Jonathan Quick is unaware that normal people don't bend like that.

 

The last installment of the pre-playoffs injury updates is an all-California affair. In keeping with the west coast theme, now seems like a good time to mention that I predicted the Ducks would go far in the playoffs this year. Whatever. My thing is injuries, not picking teams that are worth a damn.

Los Angeles Kings

First playoff game: April 11th vs the Vancouver Canucks

Jeff Carter and his gigantic hands might be back for the playoffs.

 

Jeff Carter (C): Out since 03/30 – Ankle

Carter missed several games after hurting his ankle in a game against Calgary. Imaging didn’t turn up any serious damage, but he does have bruising on the bone. That sounds painful mostly because it really, really is. Bones don’t like being messed with. He spent a couple of days on crutches, but has progressed to the point of participating in Monday’s practice. I’m not sure I’d put money on him starting the series against the Canucks, but he’ll be two weeks out from the injury at that point so it’s not impossible. If he’s not back then, he likely will be shortly thereafter.

Simon Gagné (LW): Out since 12/27/11 – Concussion

If the Kings are smart, Gagné won’t be back this year. He was injured in late December, and isn’t practicing. This is a guy with a history littered with concussions, so rushing him back from this one would be dangerous and stupid. They’ve been without him for months (and doing fine in his absence), so there’s no need to jeopardize his career (and quality of life) for the playoffs. I sincerely hope I’m right about this and that we don’t see him back this year.

Scott Parse (LW): Out since 11/09/11 – Hip

Parse had hip labrum repair surgery in early December, and started skating in early March. That’s just about on pace with a three to five month rehab timeline, but I have a hard time seeing the Kings dropping him back into the lineup for the playoffs even if he’s feeling good. If this feels like deja-vu, it should – this is the same injury and surgery Parse had last season. A quick hip labrum refresher – the labrum is a rim of cartilage around the socket that the head of the femur sits in. Its job is to deepen the socket (for stability), spread out the load the hip carries, and (this is important) with the help of a bunch of ligaments it keeps the bone in the socket where it belongs. Labrum tears are notoriously painful and tricky – often players will think they’ve strained their groin because the pain isn’t always in the hip joint itself. With both hips now repaired, Parse may be able to come back for next season and live up to the potential the Kings originally saw in him. Um, you know, if they sign him (he’s a UFA after this season). But I’m not putting any money on that.

Want to know more about the hip labrum? I wrote about that when Ryan Kesler had his fixed!

 

San Jose Sharks

First playoff game: April 12th vs the St. Louis Blues

San Jose's playoff strategy: Smoke screens! Explosions! Pyrotechnics!

 

Torrey Mitchell (D): Out since 4/6 – Undisclosed

Mitchell missed Saturday’s game after a hit from LA’s Colin Fraser, and won’t talk about what’s hurt, but he and the team are saying he’ll be ready for Thursday. It was kind of a gross hit, with Fraser checking him from behind after a completed pass. The announcer described it as “shoulder to shoulder”, but your shoulder isn’t located on your back. At any rate, Mitchell’s head whipped back pretty convincingly when he was hit, and he didn’t return to the game. He’s back practicing though, so I guess his backshoulder is feeling better.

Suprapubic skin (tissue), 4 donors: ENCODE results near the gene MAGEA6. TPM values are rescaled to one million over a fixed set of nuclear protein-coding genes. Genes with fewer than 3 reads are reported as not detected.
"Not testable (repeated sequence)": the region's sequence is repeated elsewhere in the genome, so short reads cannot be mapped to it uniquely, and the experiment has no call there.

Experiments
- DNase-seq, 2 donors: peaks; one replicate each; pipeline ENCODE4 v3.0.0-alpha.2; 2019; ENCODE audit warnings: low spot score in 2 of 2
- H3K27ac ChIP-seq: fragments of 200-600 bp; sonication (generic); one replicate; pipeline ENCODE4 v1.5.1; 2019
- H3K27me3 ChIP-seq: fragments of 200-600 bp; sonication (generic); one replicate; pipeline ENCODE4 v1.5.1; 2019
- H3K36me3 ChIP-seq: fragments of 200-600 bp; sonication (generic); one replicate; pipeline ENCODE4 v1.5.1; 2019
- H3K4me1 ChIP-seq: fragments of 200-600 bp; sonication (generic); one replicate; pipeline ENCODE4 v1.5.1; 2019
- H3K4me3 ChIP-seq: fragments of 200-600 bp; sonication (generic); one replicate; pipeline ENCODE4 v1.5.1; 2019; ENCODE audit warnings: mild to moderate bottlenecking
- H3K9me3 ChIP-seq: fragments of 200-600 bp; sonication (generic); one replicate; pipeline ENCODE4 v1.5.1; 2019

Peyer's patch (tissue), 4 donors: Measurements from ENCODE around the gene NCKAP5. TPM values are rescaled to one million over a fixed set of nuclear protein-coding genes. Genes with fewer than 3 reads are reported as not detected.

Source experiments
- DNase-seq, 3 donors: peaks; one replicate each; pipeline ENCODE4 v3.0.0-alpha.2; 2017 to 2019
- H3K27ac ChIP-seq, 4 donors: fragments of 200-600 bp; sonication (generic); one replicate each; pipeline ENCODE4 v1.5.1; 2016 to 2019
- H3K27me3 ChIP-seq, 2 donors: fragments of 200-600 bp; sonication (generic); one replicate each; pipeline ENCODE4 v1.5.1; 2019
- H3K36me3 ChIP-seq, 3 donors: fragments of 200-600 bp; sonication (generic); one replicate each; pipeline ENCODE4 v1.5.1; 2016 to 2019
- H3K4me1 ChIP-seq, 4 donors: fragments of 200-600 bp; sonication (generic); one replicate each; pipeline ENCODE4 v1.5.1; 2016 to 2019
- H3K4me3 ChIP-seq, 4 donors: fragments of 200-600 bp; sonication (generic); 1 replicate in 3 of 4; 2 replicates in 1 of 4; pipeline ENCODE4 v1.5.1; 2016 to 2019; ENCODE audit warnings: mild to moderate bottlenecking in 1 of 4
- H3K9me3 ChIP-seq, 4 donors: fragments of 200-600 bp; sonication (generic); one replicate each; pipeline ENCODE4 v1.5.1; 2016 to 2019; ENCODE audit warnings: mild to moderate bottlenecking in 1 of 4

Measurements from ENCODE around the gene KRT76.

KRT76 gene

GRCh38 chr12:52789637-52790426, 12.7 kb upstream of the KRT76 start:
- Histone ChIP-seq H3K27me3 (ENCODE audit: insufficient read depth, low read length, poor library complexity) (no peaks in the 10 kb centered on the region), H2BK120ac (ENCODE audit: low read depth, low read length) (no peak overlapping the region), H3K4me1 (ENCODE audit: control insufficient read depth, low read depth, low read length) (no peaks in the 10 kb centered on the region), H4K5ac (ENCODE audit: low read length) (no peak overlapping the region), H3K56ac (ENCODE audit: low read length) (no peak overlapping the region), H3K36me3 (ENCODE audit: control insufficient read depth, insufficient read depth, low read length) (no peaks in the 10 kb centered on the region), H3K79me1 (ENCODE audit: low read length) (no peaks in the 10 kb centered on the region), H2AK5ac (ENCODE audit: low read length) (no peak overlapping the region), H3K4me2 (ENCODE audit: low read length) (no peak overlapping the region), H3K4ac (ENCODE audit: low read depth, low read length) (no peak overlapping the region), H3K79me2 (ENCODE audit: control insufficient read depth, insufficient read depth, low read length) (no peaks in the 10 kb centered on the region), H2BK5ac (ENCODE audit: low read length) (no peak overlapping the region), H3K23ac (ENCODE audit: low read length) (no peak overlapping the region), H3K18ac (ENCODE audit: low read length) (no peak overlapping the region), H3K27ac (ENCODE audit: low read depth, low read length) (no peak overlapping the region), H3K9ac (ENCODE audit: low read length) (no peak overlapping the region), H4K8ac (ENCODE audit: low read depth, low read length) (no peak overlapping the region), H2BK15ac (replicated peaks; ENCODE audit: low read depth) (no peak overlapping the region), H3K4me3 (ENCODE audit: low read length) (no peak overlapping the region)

Maintenance: Ryane Clowe, Brent Burns.

Clowe and Burns both missed Monday’s practice for maintenance. No word on whether this included a video review for Clowe of dumb crap you’re not allowed to do while sitting on the bench. Also, this is playoff hockey, so “maintenance” could potentially mean “concussion”, “amputated limb” or any number of other actual injuries.

 

The upshot is that San Jose is saying they’re headed into the series against the Blues with no injuries, and if Carter is ready the Kings will be at essentially full strength. If anyone needs me I’ll be over here mentally willing the Kings to leave Gagné alone so he’s not the next Marc Savard.

 

Comments (3)

  1. Why would you write something implying that the Kings organisation is pushing Gagne for a premature return when all you have to do is type “Simon Gagne” into google, click “News” and see the headline: Kings GM doesn’t expect Simon Gagne back this season (amongst others repeating the same information)‎?

    Everyone involved in the situation has said repeatedly that he’s not ready to return, and it’s been made perfectly clear that he won’t return until he’s perfectly healthy, which will almost definitely be next season. So why the hell would you need to “mentally will” the Kings to “leave [him] alone” – seriously?

  2. “Can he play?” “Doubt it” (actual Lombardi quote) is not the same as “Can he play?” “No.”

    The Kings haven’t shut Gagné down (the way the Bruins have Horton, for example), and they’re continuing to evaluate him weekly. Are they likely to bring him back? No. Have they come right out and said they won’t? No. So I’m not *implying* anything. I’m stating my opinion – that bringing him back would be stupid and dangerous. And why on earth would I not want an organization to leave a brain-injured player alone? As a fan of theirs, why on earth wouldn’t you?

    So, yes – Seriously.

  3. Yet another case of someone reading way too much into an opinion-based post. An opinion, which for the record, was more than fair. As long as he has not been shut down completely, Gagne will remain a question mark, despite the odds.

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